Hemorrhoids are not uncommon and are generally benign in nature, and those in hemorrhoids very rarely cause serious health risks and are usually treatable as an outpatient procedure. Although some cases of internal hemorrhoid growth require surgery, there are several types of treatments available to correct any condition where a hemorrhoidal blood clot has occurred. Recovery from this type of surgery is usually free from any serious complications.
Types of Hemorrhoids
Hemorrhoids can form internally or externally. External hemorrhoids occur below the anorectal line, where the lining of the rectum changes to a mucous-type membrane that lines the anal region. Blood flow in the veins in the connective (coetaneous) tissue between the anus and rectum can become disrupted, causing the growth of hemorrhoids. A blood clot (thrombosis) can develop as well, causing a protrusion. Internal hemorrhoids occur above the line between the anus and the rectum. These may enlarge and prolapse, descending below the anal sphincter.
Hemorrhoids are most often caused by excessive pressure in the anorectal veins. This pressure can be due to frequent heavy lifting, pregnancy, regular extended periods of sitting or chronic straining during bowel movements, which is often caused by constipation. In some cases, increased blood pressure in the portal vein (the vein that runs between the digestive organs and the liver) can cause the growth of hemorrhoids. Any of these conditions can contribute to the development of a blood clot (thrombosed hemorrhoid).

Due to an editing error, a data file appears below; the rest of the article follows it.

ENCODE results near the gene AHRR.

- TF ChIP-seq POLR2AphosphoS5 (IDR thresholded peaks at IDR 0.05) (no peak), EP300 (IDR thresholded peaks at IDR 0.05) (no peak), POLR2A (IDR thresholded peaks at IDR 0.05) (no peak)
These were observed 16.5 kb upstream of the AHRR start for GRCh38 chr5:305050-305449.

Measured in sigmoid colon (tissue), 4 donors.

Many people may have hemorrhoids and not show symptoms. According to the National Library of Medicine, the general symptoms of internal hemorrhoids are bright red blood within the stool, on toilet paper, or in the toilet after a bowel movement. They may protrude through the anus and become painful and irritated. External hemorrhoids are marked by a hard lump or painful swelling in the anal area that can develop into a thrombosed hemorrhoid. Extensive rubbing and cleaning in the area can induce itching or bleeding, which can lead to hemorrhoid growth. However, general itchiness is not necessarily a sign of hemorrhoids.
In general, hemorrhoid growth can be avoided by reducing starches and increasing the intake of water and foods that are high in fiber content. Stool softeners and laxatives containing psyllium are helpful in reducing strained bowel movements. Soaking the anal region regularly in warm water, such as in a sitz bath, will also relieve the symptoms. More serious hemorrhoid growths, especially thrombosed hemorrhoids, may be removed by ligation, where a rubber band is placed around the hemorrhoid, causing it to wither away and fall off. Lasers, infrared light and electrical current can also be used to destroy hemorrhoids. Surgery may be required in certain cases.
According to Merck Manuals Medical Online Library, swollen or protruded hemorrhoids can be easily detected in a physical exam. In other cases, an anoscope or a sigmoidoscope may be used to examine the internal areas of the anus, rectum and large intestine. A colonoscopy may be required in some cases as well. These types of internal examinations are helpful in determining the severity of the hemorrhoid growth, as well as detecting any signs of hemorrhoid blood clots.